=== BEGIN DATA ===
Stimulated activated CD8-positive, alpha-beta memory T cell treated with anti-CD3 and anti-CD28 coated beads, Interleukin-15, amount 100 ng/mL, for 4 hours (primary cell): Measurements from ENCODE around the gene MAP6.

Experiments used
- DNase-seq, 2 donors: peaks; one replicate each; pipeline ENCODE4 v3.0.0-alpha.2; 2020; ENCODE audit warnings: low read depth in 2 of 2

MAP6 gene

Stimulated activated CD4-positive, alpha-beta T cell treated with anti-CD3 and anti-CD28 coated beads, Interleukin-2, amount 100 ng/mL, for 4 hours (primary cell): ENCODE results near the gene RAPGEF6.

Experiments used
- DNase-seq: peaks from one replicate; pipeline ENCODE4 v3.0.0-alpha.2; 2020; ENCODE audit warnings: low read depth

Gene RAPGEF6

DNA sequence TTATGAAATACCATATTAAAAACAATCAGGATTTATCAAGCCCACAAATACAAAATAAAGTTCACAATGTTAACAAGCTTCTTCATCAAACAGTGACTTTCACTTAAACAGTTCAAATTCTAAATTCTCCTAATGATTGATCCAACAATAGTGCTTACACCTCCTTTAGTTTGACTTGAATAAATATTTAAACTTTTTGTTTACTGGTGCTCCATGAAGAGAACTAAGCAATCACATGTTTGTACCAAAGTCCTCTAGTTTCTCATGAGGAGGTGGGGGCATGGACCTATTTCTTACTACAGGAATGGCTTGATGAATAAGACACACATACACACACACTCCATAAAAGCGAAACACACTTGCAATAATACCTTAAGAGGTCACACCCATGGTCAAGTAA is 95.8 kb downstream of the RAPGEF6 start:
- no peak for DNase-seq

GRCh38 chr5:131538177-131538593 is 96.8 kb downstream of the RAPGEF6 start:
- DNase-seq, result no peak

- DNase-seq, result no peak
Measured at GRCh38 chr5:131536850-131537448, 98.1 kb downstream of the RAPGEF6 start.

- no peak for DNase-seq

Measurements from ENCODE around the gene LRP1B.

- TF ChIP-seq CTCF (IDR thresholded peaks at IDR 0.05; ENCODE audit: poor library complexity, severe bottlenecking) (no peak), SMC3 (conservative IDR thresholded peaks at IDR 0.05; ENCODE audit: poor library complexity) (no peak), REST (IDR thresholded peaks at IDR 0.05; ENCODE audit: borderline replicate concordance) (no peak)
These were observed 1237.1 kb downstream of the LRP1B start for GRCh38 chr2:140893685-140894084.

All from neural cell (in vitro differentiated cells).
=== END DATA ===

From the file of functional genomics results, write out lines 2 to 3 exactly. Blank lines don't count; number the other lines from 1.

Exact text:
Experiments used
- DNase-seq, 2 donors: peaks; one replicate each; pipeline ENCODE4 v3.0.0-alpha.2; 2020; ENCODE audit warnings: low read depth in 2 of 2